In the composition, I used several somatic devices, such as altering my body through the scent of orris root, physically touching the plants, or ingesting irises. I wanted to alter my own sensory capacities through direct encounters with the iris plants themselves.

The result, is that about half of the book is attempting to bring us into “direct encounters” with the plants themselves, altering our perception and our definitions of poetry. There are passages, like in the chapter “Short Stones”, where the page does nothing but repetitively list types of trees. It is hard not to skim over these passages. It is also difficult not to want to read them aloud repeatedly. There is something both engrossing and gross about the way the plants have (de)composed these pieces.

The first chapter—which is more like lyric essay than prose poem—says of the narrator’s garden, “I wanted to call them pretty but they were weeds.” You might think the same thing about many of the poems in this book. They are pretty, but not in a way you feel comfortable with. It is tempting to think these poems written by plants may be a trick of some sort. But you also can’t deny that there is a certain wonder in the thought of plants writing poetry.

However, the flower-written poems are only portion of the text, and though it is the most showy part, and I think the part that will likely get the most press, it isn’t the most enjoyable part for the reader. Ackerman has other tricks up her sleave that are just as frustrating and delighting, but more rewarding. Most of the other works are somewhere between prose poetry and narrative. As mentioned, the first chapter reads like essay, as do portions of “Short Stones.” Most of the other chapters, however, lean heavily towards magical realism or even fairy tale. In one, two sisters wait out their time in the belly of a whale. In another, the chapter reads like an essay about minimalism, household items, and the narrator’s uncertain love life. In another, a witch tells a girl she has the power to heal, but the girl doubts that gift. In my favorite of the chapters, Ackerman retells the story of Hansel and Gretel, weaving it with the story of a dissatisfied business man who ends up turning into the witch who eats the children. The chapter is called “One Heart Is Better than No Heart: Emerging Buds” and starts with the tantalizing line, “It is time the story changes for good because it is an old story.”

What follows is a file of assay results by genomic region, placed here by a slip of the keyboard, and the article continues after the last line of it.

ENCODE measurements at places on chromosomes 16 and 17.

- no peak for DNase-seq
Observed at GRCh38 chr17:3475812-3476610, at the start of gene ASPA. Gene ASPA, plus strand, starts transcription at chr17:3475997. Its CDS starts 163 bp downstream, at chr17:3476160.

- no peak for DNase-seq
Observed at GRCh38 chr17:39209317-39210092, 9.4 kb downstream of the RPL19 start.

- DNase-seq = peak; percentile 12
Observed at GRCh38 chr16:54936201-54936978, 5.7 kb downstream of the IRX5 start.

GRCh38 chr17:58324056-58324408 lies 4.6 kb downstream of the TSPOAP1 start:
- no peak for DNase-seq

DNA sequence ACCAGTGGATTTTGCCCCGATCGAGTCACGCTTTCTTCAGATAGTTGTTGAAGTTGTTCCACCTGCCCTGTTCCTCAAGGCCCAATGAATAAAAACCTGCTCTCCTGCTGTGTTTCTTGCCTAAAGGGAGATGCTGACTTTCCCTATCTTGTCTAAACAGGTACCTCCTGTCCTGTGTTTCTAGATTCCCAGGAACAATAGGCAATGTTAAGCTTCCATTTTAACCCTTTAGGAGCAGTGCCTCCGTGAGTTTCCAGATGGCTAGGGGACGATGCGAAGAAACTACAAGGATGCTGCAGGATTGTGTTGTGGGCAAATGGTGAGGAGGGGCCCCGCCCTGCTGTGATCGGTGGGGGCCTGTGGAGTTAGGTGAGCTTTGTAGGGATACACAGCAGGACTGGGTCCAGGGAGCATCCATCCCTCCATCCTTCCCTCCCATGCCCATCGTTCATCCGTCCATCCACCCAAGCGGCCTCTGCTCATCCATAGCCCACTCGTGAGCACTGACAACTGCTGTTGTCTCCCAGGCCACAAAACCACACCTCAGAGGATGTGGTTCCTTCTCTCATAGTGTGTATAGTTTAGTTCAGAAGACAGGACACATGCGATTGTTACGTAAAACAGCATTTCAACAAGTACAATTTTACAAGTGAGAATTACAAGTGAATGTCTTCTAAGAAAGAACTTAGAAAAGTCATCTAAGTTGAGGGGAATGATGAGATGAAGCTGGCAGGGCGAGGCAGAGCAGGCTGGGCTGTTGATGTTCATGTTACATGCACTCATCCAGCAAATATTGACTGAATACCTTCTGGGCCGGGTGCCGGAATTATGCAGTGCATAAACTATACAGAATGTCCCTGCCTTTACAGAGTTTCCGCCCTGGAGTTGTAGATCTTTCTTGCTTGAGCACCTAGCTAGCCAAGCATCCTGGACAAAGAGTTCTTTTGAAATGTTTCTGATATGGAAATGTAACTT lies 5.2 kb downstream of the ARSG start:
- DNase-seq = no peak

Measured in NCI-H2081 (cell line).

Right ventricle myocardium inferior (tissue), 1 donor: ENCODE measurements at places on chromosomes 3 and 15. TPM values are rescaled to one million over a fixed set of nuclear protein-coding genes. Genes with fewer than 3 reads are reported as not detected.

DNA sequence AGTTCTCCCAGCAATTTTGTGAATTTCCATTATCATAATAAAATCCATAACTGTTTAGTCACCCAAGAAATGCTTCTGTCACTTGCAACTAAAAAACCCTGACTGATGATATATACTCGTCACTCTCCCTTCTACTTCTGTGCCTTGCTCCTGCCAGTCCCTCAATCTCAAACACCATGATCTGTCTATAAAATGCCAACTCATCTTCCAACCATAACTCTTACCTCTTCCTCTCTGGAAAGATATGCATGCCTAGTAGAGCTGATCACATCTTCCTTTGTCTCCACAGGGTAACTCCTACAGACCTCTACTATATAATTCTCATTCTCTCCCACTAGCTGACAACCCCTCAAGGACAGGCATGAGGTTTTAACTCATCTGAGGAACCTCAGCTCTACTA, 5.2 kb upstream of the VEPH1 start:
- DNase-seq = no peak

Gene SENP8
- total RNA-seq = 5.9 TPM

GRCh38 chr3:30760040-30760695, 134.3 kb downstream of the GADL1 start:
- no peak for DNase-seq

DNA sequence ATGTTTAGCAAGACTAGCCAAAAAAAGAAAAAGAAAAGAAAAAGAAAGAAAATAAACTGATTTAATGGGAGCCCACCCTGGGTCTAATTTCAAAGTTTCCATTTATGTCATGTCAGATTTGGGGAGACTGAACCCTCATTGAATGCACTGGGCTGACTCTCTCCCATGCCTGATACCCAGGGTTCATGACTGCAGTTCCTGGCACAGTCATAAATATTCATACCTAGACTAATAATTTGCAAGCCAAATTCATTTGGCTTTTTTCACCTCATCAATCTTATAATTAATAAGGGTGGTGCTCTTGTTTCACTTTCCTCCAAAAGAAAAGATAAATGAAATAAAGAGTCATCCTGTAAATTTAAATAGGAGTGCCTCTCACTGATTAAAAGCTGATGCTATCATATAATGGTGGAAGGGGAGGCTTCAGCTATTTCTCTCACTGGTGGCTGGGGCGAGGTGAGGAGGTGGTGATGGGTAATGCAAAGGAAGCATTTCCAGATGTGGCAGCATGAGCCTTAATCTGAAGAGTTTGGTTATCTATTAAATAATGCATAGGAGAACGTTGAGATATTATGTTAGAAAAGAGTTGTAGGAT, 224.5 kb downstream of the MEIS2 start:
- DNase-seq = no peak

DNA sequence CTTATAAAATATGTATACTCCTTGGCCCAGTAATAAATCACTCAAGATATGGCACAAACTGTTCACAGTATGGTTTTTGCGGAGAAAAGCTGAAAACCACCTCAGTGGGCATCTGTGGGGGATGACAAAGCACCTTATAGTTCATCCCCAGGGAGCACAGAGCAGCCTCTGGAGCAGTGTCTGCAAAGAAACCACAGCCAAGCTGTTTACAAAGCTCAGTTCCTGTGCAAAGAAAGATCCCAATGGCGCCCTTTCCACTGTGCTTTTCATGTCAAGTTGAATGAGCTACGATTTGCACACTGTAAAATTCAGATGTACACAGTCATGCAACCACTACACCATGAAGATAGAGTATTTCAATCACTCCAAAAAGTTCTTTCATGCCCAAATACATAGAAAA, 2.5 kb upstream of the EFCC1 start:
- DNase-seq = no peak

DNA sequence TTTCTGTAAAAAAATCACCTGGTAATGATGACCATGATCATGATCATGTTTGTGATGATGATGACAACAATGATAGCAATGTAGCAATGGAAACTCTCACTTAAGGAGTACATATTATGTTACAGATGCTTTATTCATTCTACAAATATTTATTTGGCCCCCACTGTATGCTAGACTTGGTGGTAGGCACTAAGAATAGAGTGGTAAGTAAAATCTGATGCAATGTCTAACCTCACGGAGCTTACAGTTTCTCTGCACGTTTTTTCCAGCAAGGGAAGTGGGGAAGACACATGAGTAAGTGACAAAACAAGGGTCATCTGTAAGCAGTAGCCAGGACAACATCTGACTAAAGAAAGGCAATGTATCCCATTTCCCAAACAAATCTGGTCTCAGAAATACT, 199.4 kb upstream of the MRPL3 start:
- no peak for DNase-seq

Then, the next chapter of the book is titled “One Heart I Better than No Heart: (To be Read Separately): Regeneration. The Stalk Re-buds.” This second story starts with the same line: “It is time the story changes for good because it is an old story.” And then proceeds to tell the exact same story as the chapter before it. Word for word the same. Or close enough—it becomes a tedious game to check every sentence, but I didn’t find any that were different. The only difference comes because the first chapter starts on the right page and the second on the left. The effect is disorienting, but pleasantly so. Phrases you didn’t remember reading you go back and check, only to find them there. Details you’d already forgotten feel odd. You realize that you remembered the details in the wrong order. Like all the chapters in the book, you can’t help wondering if it is a luxurious trick. But you also wonder if it is the highest form of art, which makes you question everything you knew about how narratives should be told and how poetry is shaped.